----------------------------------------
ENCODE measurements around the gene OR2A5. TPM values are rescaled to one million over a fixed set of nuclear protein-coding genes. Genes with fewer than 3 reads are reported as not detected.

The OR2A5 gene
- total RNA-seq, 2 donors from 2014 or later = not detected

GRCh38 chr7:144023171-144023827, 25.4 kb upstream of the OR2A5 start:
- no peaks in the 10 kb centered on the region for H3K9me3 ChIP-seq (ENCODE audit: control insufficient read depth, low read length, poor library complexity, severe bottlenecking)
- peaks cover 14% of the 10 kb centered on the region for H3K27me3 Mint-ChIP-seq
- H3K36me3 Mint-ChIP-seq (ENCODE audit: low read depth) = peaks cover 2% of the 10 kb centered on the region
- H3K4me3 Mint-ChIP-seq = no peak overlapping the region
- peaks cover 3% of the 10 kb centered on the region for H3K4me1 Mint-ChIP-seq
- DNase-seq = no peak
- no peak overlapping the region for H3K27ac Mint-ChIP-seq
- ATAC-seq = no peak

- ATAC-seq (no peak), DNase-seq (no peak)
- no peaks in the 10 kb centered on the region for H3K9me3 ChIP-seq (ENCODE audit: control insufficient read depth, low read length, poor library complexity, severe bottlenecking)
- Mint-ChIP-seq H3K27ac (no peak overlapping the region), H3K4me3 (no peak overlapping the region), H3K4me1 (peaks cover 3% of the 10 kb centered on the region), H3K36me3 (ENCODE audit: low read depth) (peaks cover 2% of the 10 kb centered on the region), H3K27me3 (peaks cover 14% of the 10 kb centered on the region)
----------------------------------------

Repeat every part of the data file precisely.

ENCODE measurements around the gene OR2A5. TPM values are rescaled to one million over a fixed set of nuclear protein-coding genes. Genes with fewer than 3 reads are reported as not detected.

The OR2A5 gene
- total RNA-seq, 2 donors from 2014 or later = not detected

GRCh38 chr7:144023171-144023827, 25.4 kb upstream of the OR2A5 start:
- no peaks in the 10 kb centered on the region for H3K9me3 ChIP-seq (ENCODE audit: control insufficient read depth, low read length, poor library complexity, severe bottlenecking)
- peaks cover 14% of the 10 kb centered on the region for H3K27me3 Mint-ChIP-seq
- H3K36me3 Mint-ChIP-seq (ENCODE audit: low read depth) = peaks cover 2% of the 10 kb centered on the region
- H3K4me3 Mint-ChIP-seq = no peak overlapping the region
- peaks cover 3% of the 10 kb centered on the region for H3K4me1 Mint-ChIP-seq
- DNase-seq = no peak
- no peak overlapping the region for H3K27ac Mint-ChIP-seq
- ATAC-seq = no peak

- ATAC-seq (no peak), DNase-seq (no peak)
- no peaks in the 10 kb centered on the region for H3K9me3 ChIP-seq (ENCODE audit: control insufficient read depth, low read length, poor library complexity, severe bottlenecking)
- Mint-ChIP-seq H3K27ac (no peak overlapping the region), H3K4me3 (no peak overlapping the region), H3K4me1 (peaks cover 3% of the 10 kb centered on the region), H3K36me3 (ENCODE audit: low read depth) (peaks cover 2% of the 10 kb centered on the region), H3K27me3 (peaks cover 14% of the 10 kb centered on the region)